Monday, October 31, 2011

Corridors and the Cabinets

Map and panorama of the Cabinet Mountains wilderness. Map is USFS, photo is from Wikipedia. Click on either to enlarge.

A long time ago, indeed a very long time ago, it sometimes seems, I was both a USFS volunteer wilderness ranger and an outdoor activity instructor in Montana's Cabinet Mountain Wilderness, north of Thompson Falls, MT. This was just a few years after getting out of the British military. I helped patrol the wilderness on summer weekends, hiking in with the paid seasonal ranger to dismantle fire pits and pack out trash, and then the rest of the time I would go to work at the troubled youth camp, hiking back in to the same mountains or the Little Bitterroot range across the Clarks Fork River for weeks at a time with bands of troubled teenagers and packs of rice and lentils.

I also loved to hike in by myself when I could, to fish the high mountain lakes for cut-throat trout and wander the high ridges alone.

Those were great days for a leggy kid from Yorkshire who liked to hike the high peaks. I had the place entirely to myself most of the time. No doubt a lot of my current students would love to have that life, despite the fact that I was paid only $1,500 per 21-day backpacking trip.

Later, after I realized I needed a college education to break into some more remunerative wilderness-based work, and began a biology degree at the University of Montana, I volunteered to help with the Cabinet Mountains Fisher Reintroduction Project, an Endangered Species Act-driven project to boost fisher numbers by releasing wild-caught individuals from Minnesota. We hiked in on snowshoes, or snowmobiled in, to "soft-release" our fishers in the deep cedar groves of the west slopes of the Cabinets. The lead biologist on that project was Kevin Roy, who was later killed in an air crash over Wyoming while tracking grizzlies. It took four years to find his plane.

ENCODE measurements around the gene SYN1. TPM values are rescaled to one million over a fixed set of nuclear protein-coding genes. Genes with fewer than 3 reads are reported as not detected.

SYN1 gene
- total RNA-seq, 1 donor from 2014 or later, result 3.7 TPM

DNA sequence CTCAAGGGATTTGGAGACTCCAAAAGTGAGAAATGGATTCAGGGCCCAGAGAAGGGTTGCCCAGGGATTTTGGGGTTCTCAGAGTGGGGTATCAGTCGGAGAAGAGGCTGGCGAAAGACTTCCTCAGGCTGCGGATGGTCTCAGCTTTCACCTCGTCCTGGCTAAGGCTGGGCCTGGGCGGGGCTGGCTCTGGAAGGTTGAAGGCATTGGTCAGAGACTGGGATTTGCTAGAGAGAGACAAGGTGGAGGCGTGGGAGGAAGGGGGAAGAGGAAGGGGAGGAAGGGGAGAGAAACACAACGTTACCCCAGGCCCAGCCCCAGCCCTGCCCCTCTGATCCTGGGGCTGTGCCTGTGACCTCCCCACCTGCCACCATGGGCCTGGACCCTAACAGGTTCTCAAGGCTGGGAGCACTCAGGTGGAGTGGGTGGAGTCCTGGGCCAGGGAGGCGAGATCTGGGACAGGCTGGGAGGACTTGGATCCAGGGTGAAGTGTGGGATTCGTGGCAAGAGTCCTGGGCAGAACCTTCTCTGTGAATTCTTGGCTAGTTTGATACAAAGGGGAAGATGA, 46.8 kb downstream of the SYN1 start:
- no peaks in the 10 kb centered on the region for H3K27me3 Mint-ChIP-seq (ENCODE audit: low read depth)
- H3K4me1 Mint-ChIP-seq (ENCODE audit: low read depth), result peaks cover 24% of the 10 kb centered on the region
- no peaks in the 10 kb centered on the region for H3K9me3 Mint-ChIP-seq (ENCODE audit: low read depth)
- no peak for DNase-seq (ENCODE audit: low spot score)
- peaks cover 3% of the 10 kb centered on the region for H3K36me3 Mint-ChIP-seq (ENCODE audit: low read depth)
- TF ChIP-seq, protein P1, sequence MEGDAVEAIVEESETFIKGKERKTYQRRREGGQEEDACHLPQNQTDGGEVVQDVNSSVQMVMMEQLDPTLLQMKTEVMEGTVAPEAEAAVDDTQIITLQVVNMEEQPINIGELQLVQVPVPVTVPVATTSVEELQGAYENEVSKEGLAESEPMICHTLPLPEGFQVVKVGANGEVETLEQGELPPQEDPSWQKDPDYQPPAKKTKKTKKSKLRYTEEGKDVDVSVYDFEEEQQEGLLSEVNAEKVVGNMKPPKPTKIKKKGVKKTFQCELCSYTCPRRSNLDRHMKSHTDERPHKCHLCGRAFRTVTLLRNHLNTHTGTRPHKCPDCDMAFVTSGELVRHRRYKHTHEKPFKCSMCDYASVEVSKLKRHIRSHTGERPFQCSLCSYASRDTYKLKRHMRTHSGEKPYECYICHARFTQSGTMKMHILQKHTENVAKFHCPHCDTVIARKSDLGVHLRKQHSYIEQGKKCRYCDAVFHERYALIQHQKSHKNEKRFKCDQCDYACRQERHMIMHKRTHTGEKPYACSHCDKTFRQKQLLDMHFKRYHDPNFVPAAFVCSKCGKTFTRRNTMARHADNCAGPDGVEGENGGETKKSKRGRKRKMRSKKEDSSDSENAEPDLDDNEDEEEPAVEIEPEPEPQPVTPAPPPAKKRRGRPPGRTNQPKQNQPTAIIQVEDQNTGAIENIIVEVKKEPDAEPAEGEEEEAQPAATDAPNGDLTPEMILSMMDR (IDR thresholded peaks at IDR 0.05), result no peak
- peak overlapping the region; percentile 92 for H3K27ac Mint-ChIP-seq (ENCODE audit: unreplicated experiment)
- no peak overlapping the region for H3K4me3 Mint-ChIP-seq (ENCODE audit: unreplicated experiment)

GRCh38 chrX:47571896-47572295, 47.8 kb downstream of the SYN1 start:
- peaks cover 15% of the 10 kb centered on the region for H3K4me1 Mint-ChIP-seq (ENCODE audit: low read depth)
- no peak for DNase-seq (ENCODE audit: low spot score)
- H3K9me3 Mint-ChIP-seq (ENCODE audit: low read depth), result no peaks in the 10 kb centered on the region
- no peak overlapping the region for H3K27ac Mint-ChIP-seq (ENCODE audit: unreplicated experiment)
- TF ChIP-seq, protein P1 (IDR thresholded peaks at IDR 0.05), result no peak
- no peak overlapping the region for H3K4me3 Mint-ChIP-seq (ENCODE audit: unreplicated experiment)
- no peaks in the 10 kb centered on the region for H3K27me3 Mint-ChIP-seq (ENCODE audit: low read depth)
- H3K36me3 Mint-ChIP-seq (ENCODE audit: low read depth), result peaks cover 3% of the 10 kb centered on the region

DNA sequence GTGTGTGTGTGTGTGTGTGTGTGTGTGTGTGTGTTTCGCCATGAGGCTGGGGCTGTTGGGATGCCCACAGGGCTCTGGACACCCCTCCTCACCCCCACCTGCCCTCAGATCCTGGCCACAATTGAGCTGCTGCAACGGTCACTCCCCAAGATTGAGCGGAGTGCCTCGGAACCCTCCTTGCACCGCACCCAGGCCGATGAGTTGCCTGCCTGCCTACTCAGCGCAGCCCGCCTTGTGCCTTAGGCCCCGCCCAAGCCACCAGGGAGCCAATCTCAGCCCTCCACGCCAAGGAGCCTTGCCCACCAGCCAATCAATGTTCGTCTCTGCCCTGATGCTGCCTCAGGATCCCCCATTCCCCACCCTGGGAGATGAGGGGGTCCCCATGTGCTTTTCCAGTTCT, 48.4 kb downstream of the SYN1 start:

That was big country out there.

But not the Cabinets. The Cabinets were and are a tiny sliver of wilderness, preserved under the 1964 Wilderness Act. At the narrowest point, Rock Creek, the protected area is less than a mile, east to west. They are a natural corridor.

Anyway, long story short, here's a great Yale 360 article on the Cabinet Mountain's role in working out some ideas in conservation biology related to climate change, particularly the need for wildlife corridors.

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